Give to Caesar what is Caesar’s

…and to God what is God’s.  These are Jesus’ words in answer to the challenge of the Pharisees trying to trap him, that we hear in the 29th Sunday of Ordinary Time Mass readings in the Gospel of Matthew (22:15-21). Does this mean that what we do in our social structures, such as in government or work, are separate and unrelated to our faith? These words have been interpreted by some to say just that. But I suggest these words say exactly the opposite.

As people of faith, we often find ourselves in very difficult positions, and in conflict with the values of our culture, norms, and the laws of our man-made institutions. The test that the Pharisees are presenting to Jesus, puts him in such a bind. The Pharisees, as a trap, have asked him if it was “Lawful to pay the taxes to Caesar or not?” If Jesus answers yes, he will disappoint many of his Jewish supporters hoping that He is the Messiah who will free them from Roman oppression. If he says no, the Pharisees and Herodians (those loyal to king Herod and therefore close collaborators with Roman authorities) planned to report him to Rome, as a rebel encouraging a revolt against Roman authority. (Note, that this very scenario was not new. In about 4 B.C. Rome crushed a Jewish uprising lead by a “messiah” saying that it was not lawful to pay taxes to Caesar.)

When Jesus asks those testing him to show him a coin with Caesar’s image, He has already exposed their hypocrisy, and the trap. As religious Jews, carrying the coin with Caesar’s image, and the inscription proclaiming him as god, was blasphemy. Jesus did not stop there, but uses the situation as a teaching moment for them, and us. Jesus draws on a teaching already known by his audience from scripture and Rabbinic tradition. We are made in God’s image and likeness (Gn 1:26-27). Just as the coin bears the image of the one who made it (Caesar), so too do we bear the image of the one who made us (God)! Jesus is raising their minds to the higher standard under which we always live. No matter where we are, no matter in what situation we find ourselves, we always belong to God, and Him alone do we serve. After paying taxes to, or working for Caesar, we do not belong to Caesar. We always belong to God, and as such we can never act in ways that are against God’s kingdom, even if Caesar commands it. Jesus is teaching a similar message as He has already taught in Mt 6:24, where he says, “No one can have two masters: If he does he will love one and hate the other… You cannot serve both God and Mammon.”  Or another similar teaching is found in Mt 10:28, “Do not fear the one who can kill your body, but has no power to kill your soul; rather fear Him who can destroy both body and soul in hell.” As people of faith, we find that we are in the world, but not of the world. We are in Caesar’s reign, but Caesar’s reign is under God’s reign. We live in Caesar’s reign, but we don’t belong to it. Each of us have an image of God implanted in us. We are called to allow that image to always show. No matter where we are, we are to remember whose we are. We are called to shape the systems we are a part of, not let the sinfulness of the structures in which we find ourselves make dull our image of God, like an old coin that becomes tarnished.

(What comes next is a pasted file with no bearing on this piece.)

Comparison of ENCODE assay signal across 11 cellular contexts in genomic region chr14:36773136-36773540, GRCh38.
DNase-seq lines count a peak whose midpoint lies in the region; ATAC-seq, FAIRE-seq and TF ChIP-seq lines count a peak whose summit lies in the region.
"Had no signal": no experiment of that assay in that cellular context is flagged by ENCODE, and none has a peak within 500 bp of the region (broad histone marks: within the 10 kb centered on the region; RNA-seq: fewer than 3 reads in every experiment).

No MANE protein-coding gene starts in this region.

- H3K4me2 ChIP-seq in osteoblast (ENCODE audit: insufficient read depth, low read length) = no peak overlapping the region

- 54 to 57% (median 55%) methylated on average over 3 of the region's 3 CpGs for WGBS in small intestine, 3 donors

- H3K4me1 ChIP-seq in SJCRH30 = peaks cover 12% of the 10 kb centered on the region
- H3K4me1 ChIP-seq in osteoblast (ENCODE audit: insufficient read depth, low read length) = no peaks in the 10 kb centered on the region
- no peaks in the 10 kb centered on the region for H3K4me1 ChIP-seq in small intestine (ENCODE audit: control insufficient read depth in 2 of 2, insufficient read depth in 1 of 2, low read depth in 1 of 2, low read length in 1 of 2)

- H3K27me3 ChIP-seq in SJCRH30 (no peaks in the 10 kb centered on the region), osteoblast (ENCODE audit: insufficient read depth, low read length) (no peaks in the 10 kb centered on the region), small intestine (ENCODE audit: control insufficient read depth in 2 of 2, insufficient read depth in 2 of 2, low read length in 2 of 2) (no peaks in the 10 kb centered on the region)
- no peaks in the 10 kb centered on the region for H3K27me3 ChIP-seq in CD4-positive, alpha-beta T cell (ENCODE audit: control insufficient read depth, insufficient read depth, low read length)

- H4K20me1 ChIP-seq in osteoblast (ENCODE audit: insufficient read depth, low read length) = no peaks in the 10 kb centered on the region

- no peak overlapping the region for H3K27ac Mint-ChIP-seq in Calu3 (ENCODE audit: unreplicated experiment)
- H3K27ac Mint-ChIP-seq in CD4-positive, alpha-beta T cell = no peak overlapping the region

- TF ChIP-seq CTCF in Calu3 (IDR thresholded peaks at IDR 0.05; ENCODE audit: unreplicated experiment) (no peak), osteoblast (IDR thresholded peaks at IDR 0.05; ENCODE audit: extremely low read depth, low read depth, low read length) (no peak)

This struggle to live in the world, but not as part of the world, is one of the motives for living as a Religious Brother or Sister, and as a Franciscan.  Who we hang out with, and live with, has an influence on us. If we marry, the person we choose to marry has a large impact on who we become. Hopefully we choose a person that will help us become a better person, and a holier person. Franciscans choose to live with others who share their faith and call to serve God, and hence help them become a holier person. When one becomes a Franciscan, they join an intentional community that is largely counter-cultural. We do not even pay taxes! (Our vow of poverty prevents us from having anything of our own, therefore individually we have no income and no wealth, and are not required to pay individual income tax. Please, don’t join for this reason! But I could not resist pointing out that this is indeed one way to literally solve the dilemma that the Pharisees present in today’s Gospel!)  Franciscans live together, in the world, but counter to the world’s values of materialism, consumerism, and individualism. Thus, as members of a religious family, we encourage and challenge one another, as Jesus is challenging the Pharisees in the Gospel, to remember what is most important.  The image of God is in each of us, and it is there to shine brightly. Alone it can shine, but it will more likely shine brightly if we find a group of people to live and work with who also seek to allow that image to shine brightly. Just as many candles will light a space better than one, so too does a community of friars seek to not only preserve the image of God in themselves, but together reshape a world according to that image. Learn more about the Franciscan Life at our next Come and See event November 24-26, in Castro Valley, CA.  For more information click here.

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